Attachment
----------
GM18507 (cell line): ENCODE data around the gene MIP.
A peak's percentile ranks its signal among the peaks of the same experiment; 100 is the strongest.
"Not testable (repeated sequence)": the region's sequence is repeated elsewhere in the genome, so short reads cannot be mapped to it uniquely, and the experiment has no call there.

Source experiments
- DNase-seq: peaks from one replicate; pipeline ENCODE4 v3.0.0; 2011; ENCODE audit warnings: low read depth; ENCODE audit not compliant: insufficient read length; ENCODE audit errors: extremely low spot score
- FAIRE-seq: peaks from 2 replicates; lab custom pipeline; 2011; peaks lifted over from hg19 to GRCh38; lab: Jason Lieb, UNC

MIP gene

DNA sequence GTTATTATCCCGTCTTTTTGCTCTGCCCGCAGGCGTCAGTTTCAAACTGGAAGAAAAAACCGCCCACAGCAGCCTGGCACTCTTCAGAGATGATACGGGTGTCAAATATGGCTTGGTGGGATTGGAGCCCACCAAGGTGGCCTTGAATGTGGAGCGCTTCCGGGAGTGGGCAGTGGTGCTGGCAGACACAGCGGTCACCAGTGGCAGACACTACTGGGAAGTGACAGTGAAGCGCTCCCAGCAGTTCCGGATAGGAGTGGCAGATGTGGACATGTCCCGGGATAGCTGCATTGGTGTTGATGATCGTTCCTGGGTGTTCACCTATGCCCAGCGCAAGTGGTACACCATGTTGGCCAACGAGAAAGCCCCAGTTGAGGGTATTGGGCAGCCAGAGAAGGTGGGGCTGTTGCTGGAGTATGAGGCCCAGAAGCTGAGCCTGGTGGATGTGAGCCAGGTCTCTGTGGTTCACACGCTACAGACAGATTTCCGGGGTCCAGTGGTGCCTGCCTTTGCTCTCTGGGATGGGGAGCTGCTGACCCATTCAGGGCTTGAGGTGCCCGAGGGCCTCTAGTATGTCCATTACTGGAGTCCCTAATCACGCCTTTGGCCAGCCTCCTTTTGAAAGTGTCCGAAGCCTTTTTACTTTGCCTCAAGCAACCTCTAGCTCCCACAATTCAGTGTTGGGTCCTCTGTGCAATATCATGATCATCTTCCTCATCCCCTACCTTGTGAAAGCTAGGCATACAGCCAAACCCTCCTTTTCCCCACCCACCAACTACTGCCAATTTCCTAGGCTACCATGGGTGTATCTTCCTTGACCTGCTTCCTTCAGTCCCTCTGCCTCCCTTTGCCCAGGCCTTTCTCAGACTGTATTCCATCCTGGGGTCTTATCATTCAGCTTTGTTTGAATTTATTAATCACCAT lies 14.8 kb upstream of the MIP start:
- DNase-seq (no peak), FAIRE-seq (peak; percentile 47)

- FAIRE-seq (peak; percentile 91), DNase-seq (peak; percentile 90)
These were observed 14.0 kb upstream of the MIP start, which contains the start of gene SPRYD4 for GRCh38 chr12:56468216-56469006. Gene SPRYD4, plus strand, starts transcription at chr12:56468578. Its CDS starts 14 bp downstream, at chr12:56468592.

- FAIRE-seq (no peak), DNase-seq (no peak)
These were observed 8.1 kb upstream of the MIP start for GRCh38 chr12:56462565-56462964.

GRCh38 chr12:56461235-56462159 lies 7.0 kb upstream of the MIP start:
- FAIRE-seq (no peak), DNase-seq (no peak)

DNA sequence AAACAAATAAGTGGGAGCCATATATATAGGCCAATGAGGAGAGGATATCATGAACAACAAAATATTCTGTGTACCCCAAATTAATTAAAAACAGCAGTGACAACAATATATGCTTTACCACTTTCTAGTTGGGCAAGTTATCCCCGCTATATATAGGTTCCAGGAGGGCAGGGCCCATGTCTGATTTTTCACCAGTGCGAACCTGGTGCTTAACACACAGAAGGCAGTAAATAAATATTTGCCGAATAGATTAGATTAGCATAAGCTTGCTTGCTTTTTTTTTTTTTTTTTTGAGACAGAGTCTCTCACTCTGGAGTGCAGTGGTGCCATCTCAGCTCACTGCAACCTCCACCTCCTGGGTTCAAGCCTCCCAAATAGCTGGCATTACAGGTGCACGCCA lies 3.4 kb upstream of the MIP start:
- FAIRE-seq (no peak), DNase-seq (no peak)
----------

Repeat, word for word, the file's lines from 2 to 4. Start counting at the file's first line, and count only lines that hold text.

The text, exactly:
A peak's percentile ranks its signal among the peaks of the same experiment; 100 is the strongest.
"Not testable (repeated sequence)": the region's sequence is repeated elsewhere in the genome, so short reads cannot be mapped to it uniquely, and the experiment has no call there.

Source experiments